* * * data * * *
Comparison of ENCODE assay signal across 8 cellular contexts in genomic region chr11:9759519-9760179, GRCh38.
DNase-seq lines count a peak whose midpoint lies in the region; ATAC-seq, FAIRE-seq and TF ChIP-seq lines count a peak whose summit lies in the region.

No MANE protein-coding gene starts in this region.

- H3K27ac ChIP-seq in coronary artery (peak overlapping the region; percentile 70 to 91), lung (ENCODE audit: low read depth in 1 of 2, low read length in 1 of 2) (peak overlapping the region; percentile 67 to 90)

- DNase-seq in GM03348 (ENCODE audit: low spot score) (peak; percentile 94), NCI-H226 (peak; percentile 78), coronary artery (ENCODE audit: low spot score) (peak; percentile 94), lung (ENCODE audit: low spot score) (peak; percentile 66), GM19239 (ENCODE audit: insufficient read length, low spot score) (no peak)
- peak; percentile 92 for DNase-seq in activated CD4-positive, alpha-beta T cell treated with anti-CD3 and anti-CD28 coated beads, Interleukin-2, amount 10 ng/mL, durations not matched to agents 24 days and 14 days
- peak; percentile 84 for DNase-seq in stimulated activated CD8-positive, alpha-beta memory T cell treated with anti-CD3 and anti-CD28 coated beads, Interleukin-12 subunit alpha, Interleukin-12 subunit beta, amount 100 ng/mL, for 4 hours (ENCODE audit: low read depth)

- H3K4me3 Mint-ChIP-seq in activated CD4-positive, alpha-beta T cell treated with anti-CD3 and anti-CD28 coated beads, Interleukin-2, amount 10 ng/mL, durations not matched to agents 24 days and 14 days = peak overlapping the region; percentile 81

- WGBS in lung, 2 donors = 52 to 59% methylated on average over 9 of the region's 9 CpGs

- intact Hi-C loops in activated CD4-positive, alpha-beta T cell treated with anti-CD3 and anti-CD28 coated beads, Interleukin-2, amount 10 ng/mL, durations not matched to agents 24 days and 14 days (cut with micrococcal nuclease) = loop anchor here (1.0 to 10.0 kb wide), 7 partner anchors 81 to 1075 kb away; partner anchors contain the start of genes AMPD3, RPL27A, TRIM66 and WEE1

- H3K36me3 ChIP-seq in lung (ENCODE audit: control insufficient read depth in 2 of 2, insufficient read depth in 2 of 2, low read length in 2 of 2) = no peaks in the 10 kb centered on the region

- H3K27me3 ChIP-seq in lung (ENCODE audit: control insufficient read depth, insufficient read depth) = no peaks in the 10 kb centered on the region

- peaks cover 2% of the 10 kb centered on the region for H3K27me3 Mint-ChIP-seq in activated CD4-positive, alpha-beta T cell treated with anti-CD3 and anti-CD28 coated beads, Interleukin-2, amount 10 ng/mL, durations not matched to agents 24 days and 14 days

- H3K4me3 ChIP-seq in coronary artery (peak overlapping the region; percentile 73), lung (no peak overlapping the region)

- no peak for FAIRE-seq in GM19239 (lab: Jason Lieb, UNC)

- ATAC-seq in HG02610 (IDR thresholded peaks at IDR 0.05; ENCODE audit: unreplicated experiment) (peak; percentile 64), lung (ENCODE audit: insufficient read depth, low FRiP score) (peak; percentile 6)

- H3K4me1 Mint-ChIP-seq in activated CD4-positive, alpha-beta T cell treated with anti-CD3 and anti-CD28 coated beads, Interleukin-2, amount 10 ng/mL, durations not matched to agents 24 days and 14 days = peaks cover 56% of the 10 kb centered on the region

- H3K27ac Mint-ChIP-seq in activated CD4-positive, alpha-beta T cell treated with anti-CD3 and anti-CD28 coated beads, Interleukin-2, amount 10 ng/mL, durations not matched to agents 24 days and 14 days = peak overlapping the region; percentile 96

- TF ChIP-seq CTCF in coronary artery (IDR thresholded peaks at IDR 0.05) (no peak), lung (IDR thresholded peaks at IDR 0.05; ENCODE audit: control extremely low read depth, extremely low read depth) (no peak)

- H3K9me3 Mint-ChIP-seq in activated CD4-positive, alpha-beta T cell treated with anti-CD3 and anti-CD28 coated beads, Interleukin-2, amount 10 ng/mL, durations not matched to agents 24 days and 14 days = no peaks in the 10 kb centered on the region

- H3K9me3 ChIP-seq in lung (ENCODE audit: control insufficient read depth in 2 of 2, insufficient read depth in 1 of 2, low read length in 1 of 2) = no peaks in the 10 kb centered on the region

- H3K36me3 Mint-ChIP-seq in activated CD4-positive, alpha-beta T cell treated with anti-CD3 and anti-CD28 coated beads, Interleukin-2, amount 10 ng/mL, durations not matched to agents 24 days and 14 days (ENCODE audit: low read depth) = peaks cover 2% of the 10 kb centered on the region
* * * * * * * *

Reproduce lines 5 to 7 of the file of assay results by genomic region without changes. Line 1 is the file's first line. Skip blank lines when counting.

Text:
- DNase-seq in GM03348 (ENCODE audit: low spot score) (peak; percentile 94), NCI-H226 (peak; percentile 78), coronary artery (ENCODE audit: low spot score) (peak; percentile 94), lung (ENCODE audit: low spot score) (peak; percentile 66), GM19239 (ENCODE audit: insufficient read length, low spot score) (no peak)
- peak; percentile 92 for DNase-seq in activated CD4-positive, alpha-beta T cell treated with anti-CD3 and anti-CD28 coated beads, Interleukin-2, amount 10 ng/mL, durations not matched to agents 24 days and 14 days
- peak; percentile 84 for DNase-seq in stimulated activated CD8-positive, alpha-beta memory T cell treated with anti-CD3 and anti-CD28 coated beads, Interleukin-12 subunit alpha, Interleukin-12 subunit beta, amount 100 ng/mL, for 4 hours (ENCODE audit: low read depth)